How much is Michael Moritz worth?
|Net Worth:||$4.5 Billion
|Date of Birth:||September 12, 1954 (age 67)|
About Michael Moritz
Sir Michael Jonathan Moritz, a Welsh billionaire venture capitalist, novelist, and former journalist, was born on September 12, 1954. His estimated net worth is $4.5 billion. One of Silicon Valley’s most well-known investors, Michael Moritz was instrumental in the growth of businesses including Google, LinkedIn, PayPal, and Yahoo.
Moritz, who was born in Wales, was given the “Outstanding American by Choice” award by U.S. Citizenship and Immigration Services in February 2012 in recognition of his contributions to the nation.
Early life in Wales and obtaining a student visa for the US
In 1954, Michael Moritz was born in Cardiff, Wales. After completing his high school education in Cardiff, he went on to Christ Church in Oxford, where he earned a master’s degree in history.
He arrived in the US shortly after on a student visa and later earned a business administration degree from the University of Pennsylvania’s Wharton School, where he was recognized as a Thouron Scholar.
Author Success, Then Venture Capitalist
Moritz’s initial occupation in the United States was journalism. In 1984, he published the acclaimed book The Little Kingdom: the Private Story of Apple Computer while working as a reporter for Time magazine. Along with Barrett Seaman of Time, he co-wrote Going for Broke: The Chrysler Story.
In 1986, Moritz began working for Sequoia Capital in Menlo Park, California. Early on, he understood the huge potential of the internet and the Silicon Valley businesses that could benefit from its expansion.
His venture capital career included included investments in Webvan, YouTube, Zappos, and eToys. At 24/7 Customer, Gamefly, Green Dot Corporation, LinkedIn, Sugar Inc., and Kayak.com, he served on the boards of directors.
Because of his ownership in Google, Forbes magazine named Moritz the top dealmaker on its “Midas” list of prosperous institutional investors in 2006. He was ranked No. 1 by Forbes in 2007, No. 2 in 2008, and No. 3 in 2009.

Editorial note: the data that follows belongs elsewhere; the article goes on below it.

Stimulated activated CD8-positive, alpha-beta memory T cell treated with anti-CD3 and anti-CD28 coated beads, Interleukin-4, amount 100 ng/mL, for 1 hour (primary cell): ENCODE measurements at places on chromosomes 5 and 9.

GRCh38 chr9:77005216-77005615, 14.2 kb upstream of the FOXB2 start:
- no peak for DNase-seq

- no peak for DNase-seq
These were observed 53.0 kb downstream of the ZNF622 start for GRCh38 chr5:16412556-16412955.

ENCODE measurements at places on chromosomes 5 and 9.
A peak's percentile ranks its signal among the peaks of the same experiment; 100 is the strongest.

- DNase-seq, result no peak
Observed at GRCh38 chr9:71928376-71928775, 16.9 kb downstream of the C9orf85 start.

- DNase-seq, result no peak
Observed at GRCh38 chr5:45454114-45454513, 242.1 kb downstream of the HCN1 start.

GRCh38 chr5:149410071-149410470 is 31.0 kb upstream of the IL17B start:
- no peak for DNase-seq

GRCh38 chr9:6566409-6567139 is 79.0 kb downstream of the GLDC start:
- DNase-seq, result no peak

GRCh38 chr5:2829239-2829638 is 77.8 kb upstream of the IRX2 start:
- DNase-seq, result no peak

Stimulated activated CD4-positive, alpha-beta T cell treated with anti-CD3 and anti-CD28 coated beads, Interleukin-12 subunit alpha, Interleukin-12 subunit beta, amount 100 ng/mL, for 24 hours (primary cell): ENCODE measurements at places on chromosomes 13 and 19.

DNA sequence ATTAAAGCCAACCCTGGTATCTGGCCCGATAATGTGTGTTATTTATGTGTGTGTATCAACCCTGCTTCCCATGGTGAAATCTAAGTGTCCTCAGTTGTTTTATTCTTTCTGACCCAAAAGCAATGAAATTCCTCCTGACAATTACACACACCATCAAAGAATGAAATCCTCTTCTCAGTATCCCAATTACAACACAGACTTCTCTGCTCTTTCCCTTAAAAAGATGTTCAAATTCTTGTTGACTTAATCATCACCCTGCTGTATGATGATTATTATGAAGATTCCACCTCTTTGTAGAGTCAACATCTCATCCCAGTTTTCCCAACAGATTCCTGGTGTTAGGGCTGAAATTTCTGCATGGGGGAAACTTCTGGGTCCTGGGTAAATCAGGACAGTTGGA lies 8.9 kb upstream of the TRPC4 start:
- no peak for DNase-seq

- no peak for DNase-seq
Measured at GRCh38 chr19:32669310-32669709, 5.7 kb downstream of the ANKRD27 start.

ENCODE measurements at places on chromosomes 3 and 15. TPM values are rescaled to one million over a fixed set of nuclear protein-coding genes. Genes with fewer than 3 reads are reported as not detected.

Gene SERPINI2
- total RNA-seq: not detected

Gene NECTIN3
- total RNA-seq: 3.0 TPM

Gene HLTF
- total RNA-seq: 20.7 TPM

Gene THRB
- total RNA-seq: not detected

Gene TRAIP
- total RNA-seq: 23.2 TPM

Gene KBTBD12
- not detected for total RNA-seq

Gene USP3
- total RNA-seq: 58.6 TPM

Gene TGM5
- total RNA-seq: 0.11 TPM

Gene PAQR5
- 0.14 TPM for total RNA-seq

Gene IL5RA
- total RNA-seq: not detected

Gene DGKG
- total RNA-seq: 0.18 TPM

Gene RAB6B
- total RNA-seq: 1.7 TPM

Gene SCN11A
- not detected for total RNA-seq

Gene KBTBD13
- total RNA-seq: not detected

A Billionaire Investor’s Life
From his Silicon Valley investments, Moritz is thought to have earned a personal wealth of more than $1 billion. He and his wife, American novelist Harriet Heyman, gave his alma mater Christ Church, Oxford, a $50 million donation in 2008. It was the biggest gift the college had ever gotten.
“This is an expression of our gratitude for the compass of life that Christ Church and the University provided many years ago,” Moritz said on making the contribution. In 2009, Moritz updated his book on Apple, calling the sequel Return to the Little Kingdom: How Apple and Steve Jobs Changed the World.
Illness Forces Changes
Because of a rare and dangerous medical condition, Moritz informed his fellow investors in a letter that he was stepping down from his daily responsibilities at Sequoia in May 2012. Despite not providing any further details, he declared he will lead Sequoia.
“I have been diagnosed with a rare medical condition which can be managed but is incurable,” the letter said. “I’ve been told that in the next five to ten years the quality of my life is quite likely to decline. Right now I feel fitter than ever and I hope that I’ll be one of the lucky ones who can live a full life and defy the statisticians.”
Moritz, who became a citizen of the United States in 1998, lives in San Francisco with his wife and two kids. His support of President Obama and several of his immigration policies has been well-known and vociferous.
When it came to moving to the United States and assimilating, Moritz told Fortune magazine that Bill Deedes, the editor of the Daily Telegraph and a venerable Fleet Street figure, gave him the best counsel he had ever received. My goal to work on Fleet Street was set before I graduated from college. One wet day, I visited Bill in his office. He claimed he would travel to America if he were in my position. Thus, my compass was corrected. After that, I was determined to go. I could hardly have identified California on a map at that time, and I had no notion what venture capital even meant.
In 2019, the Booker Prize for authors was first sponsored by the nonprofit Crankstart, run by Moritz and his wife. Michael Moritz’s net worth is projected to reach $4.5 billion as of 2023.